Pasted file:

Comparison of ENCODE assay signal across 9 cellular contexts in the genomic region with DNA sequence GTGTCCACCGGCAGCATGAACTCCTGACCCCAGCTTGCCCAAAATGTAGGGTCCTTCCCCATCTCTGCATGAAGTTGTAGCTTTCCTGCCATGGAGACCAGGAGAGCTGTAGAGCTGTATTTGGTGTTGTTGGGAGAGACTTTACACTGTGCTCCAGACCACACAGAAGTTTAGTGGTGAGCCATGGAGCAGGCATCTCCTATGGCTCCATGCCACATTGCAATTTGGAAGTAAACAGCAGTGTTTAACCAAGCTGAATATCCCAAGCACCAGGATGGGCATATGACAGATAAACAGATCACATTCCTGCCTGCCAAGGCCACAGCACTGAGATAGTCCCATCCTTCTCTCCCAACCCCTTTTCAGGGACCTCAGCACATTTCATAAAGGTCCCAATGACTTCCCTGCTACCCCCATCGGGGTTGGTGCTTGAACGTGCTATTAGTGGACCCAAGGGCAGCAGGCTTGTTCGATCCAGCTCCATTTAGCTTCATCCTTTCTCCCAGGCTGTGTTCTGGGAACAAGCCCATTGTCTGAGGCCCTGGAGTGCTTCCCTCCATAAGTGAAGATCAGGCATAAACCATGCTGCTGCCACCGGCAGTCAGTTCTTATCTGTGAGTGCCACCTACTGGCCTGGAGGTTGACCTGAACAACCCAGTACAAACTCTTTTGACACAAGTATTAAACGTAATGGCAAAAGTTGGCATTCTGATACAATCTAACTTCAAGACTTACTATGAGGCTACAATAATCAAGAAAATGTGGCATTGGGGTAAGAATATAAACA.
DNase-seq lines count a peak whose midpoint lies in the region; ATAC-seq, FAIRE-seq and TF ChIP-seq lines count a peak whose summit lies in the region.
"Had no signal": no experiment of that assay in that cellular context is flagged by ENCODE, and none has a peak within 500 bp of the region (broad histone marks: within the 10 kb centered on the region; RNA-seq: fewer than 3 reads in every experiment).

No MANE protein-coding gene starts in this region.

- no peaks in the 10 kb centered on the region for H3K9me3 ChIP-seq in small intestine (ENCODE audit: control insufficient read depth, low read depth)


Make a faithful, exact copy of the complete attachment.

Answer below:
Comparison of ENCODE assay signal across 9 cellular contexts in the genomic region with DNA sequence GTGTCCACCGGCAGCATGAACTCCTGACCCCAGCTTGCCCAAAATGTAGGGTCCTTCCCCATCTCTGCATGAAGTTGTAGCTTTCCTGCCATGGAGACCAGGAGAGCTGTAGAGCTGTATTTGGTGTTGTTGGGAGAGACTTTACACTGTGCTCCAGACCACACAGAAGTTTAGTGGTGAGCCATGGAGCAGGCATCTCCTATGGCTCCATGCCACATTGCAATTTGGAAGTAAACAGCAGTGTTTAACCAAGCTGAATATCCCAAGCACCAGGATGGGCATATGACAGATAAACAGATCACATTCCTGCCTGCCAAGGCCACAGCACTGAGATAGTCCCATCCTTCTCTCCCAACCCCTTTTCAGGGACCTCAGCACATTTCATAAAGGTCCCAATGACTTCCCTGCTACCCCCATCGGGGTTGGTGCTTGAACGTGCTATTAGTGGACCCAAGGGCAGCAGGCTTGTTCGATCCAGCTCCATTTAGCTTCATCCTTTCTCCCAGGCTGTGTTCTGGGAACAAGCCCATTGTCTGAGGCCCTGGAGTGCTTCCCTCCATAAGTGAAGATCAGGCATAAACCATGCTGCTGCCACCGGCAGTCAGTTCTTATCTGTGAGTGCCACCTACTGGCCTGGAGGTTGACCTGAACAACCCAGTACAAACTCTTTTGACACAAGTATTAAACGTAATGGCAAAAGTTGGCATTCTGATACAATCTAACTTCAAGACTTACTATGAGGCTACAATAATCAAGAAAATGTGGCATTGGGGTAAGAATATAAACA.
DNase-seq lines count a peak whose midpoint lies in the region; ATAC-seq, FAIRE-seq and TF ChIP-seq lines count a peak whose summit lies in the region.
"Had no signal": no experiment of that assay in that cellular context is flagged by ENCODE, and none has a peak within 500 bp of the region (broad histone marks: within the 10 kb centered on the region; RNA-seq: fewer than 3 reads in every experiment).

No MANE protein-coding gene starts in this region.

- no peaks in the 10 kb centered on the region for H3K9me3 ChIP-seq in small intestine (ENCODE audit: control insufficient read depth, low read depth)